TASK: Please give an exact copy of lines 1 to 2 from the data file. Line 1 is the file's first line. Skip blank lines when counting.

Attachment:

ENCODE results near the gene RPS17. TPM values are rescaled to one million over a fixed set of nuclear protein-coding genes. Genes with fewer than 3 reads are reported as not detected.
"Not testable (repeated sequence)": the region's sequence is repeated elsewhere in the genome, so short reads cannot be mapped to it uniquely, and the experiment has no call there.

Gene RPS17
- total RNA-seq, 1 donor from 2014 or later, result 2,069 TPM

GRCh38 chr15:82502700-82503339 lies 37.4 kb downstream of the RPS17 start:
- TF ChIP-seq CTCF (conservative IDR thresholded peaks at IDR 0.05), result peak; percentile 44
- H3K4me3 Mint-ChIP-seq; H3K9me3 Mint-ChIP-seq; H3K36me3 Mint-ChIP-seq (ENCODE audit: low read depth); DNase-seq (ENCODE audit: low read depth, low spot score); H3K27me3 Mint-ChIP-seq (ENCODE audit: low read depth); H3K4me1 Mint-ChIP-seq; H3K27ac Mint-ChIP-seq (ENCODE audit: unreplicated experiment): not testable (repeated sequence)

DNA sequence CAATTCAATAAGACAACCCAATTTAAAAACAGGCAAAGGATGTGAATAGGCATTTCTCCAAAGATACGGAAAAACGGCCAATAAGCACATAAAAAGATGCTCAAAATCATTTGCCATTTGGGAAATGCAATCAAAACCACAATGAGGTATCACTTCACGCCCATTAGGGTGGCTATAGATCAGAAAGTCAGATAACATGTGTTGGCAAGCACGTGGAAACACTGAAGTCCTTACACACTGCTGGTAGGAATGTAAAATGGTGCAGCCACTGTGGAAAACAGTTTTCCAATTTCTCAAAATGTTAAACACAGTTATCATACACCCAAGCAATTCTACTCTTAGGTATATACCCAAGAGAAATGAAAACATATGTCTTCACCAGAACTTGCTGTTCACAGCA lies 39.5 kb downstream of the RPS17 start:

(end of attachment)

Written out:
ENCODE results near the gene RPS17. TPM values are rescaled to one million over a fixed set of nuclear protein-coding genes. Genes with fewer than 3 reads are reported as not detected.
"Not testable (repeated sequence)": the region's sequence is repeated elsewhere in the genome, so short reads cannot be mapped to it uniquely, and the experiment has no call there.